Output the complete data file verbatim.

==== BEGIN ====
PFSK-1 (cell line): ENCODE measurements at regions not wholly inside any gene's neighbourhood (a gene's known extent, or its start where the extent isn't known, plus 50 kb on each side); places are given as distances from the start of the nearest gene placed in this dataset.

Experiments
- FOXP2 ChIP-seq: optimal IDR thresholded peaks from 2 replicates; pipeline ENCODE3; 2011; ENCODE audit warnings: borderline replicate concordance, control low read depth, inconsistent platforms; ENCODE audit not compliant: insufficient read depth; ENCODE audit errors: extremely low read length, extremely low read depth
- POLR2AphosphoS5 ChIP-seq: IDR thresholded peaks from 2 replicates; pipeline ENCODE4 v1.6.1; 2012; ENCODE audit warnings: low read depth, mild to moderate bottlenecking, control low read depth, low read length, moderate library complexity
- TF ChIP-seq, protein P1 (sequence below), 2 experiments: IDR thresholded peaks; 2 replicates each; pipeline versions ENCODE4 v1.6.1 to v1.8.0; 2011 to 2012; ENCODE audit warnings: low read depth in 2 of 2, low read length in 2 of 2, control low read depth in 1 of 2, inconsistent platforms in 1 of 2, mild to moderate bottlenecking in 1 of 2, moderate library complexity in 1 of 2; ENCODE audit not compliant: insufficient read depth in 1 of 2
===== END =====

PFSK-1 (cell line): ENCODE measurements at regions not wholly inside any gene's neighbourhood (a gene's known extent, or its start where the extent isn't known, plus 50 kb on each side); places are given as distances from the start of the nearest gene placed in this dataset.

Experiments
- FOXP2 ChIP-seq: optimal IDR thresholded peaks from 2 replicates; pipeline ENCODE3; 2011; ENCODE audit warnings: borderline replicate concordance, control low read depth, inconsistent platforms; ENCODE audit not compliant: insufficient read depth; ENCODE audit errors: extremely low read length, extremely low read depth
- POLR2AphosphoS5 ChIP-seq: IDR thresholded peaks from 2 replicates; pipeline ENCODE4 v1.6.1; 2012; ENCODE audit warnings: low read depth, mild to moderate bottlenecking, control low read depth, low read length, moderate library complexity
- TF ChIP-seq, protein P1 (sequence below), 2 experiments: IDR thresholded peaks; 2 replicates each; pipeline versions ENCODE4 v1.6.1 to v1.8.0; 2011 to 2012; ENCODE audit warnings: low read depth in 2 of 2, low read length in 2 of 2, control low read depth in 1 of 2, inconsistent platforms in 1 of 2, mild to moderate bottlenecking in 1 of 2, moderate library complexity in 1 of 2; ENCODE audit not compliant: insufficient read depth in 1 of 2